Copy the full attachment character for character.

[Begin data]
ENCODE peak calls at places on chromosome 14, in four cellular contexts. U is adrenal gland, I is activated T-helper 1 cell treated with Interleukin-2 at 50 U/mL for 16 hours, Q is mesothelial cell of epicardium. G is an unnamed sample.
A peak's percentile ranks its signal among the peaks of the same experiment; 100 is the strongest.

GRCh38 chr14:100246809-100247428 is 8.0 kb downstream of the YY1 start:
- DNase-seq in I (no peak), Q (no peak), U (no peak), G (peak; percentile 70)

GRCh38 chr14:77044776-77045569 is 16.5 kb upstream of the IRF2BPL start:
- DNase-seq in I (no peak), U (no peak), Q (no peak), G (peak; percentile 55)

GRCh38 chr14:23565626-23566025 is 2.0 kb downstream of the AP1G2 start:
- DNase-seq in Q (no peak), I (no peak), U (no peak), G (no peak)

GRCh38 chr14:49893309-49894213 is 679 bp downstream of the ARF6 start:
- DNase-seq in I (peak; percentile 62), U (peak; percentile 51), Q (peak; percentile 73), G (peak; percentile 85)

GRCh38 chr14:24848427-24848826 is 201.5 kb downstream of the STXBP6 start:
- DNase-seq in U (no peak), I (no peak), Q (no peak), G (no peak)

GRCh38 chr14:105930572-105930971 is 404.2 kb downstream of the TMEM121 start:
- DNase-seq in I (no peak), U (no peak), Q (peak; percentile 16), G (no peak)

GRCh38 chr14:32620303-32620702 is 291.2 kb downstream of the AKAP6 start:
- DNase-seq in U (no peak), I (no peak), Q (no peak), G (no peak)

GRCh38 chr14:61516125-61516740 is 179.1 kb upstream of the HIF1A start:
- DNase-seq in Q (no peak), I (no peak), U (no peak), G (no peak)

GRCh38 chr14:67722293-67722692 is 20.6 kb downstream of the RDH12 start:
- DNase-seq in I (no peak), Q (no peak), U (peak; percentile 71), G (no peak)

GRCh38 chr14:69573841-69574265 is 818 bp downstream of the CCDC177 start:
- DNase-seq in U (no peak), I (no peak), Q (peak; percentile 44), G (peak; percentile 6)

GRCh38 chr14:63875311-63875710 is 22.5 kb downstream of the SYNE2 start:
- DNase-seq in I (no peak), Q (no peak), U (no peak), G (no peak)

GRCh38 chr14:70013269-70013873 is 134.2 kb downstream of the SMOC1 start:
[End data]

ENCODE peak calls at places on chromosome 14, in four cellular contexts. U is adrenal gland, I is activated T-helper 1 cell treated with Interleukin-2 at 50 U/mL for 16 hours, Q is mesothelial cell of epicardium. G is an unnamed sample.
A peak's percentile ranks its signal among the peaks of the same experiment; 100 is the strongest.

GRCh38 chr14:100246809-100247428 is 8.0 kb downstream of the YY1 start:
- DNase-seq in I (no peak), Q (no peak), U (no peak), G (peak; percentile 70)

GRCh38 chr14:77044776-77045569 is 16.5 kb upstream of the IRF2BPL start:
- DNase-seq in I (no peak), U (no peak), Q (no peak), G (peak; percentile 55)

GRCh38 chr14:23565626-23566025 is 2.0 kb downstream of the AP1G2 start:
- DNase-seq in Q (no peak), I (no peak), U (no peak), G (no peak)

GRCh38 chr14:49893309-49894213 is 679 bp downstream of the ARF6 start:
- DNase-seq in I (peak; percentile 62), U (peak; percentile 51), Q (peak; percentile 73), G (peak; percentile 85)

GRCh38 chr14:24848427-24848826 is 201.5 kb downstream of the STXBP6 start:
- DNase-seq in U (no peak), I (no peak), Q (no peak), G (no peak)

GRCh38 chr14:105930572-105930971 is 404.2 kb downstream of the TMEM121 start:
- DNase-seq in I (no peak), U (no peak), Q (peak; percentile 16), G (no peak)

GRCh38 chr14:32620303-32620702 is 291.2 kb downstream of the AKAP6 start:
- DNase-seq in U (no peak), I (no peak), Q (no peak), G (no peak)

GRCh38 chr14:61516125-61516740 is 179.1 kb upstream of the HIF1A start:
- DNase-seq in Q (no peak), I (no peak), U (no peak), G (no peak)

GRCh38 chr14:67722293-67722692 is 20.6 kb downstream of the RDH12 start:
- DNase-seq in I (no peak), Q (no peak), U (peak; percentile 71), G (no peak)

GRCh38 chr14:69573841-69574265 is 818 bp downstream of the CCDC177 start:
- DNase-seq in U (no peak), I (no peak), Q (peak; percentile 44), G (peak; percentile 6)

GRCh38 chr14:63875311-63875710 is 22.5 kb downstream of the SYNE2 start:
- DNase-seq in I (no peak), Q (no peak), U (no peak), G (no peak)

GRCh38 chr14:70013269-70013873 is 134.2 kb downstream of the SMOC1 start: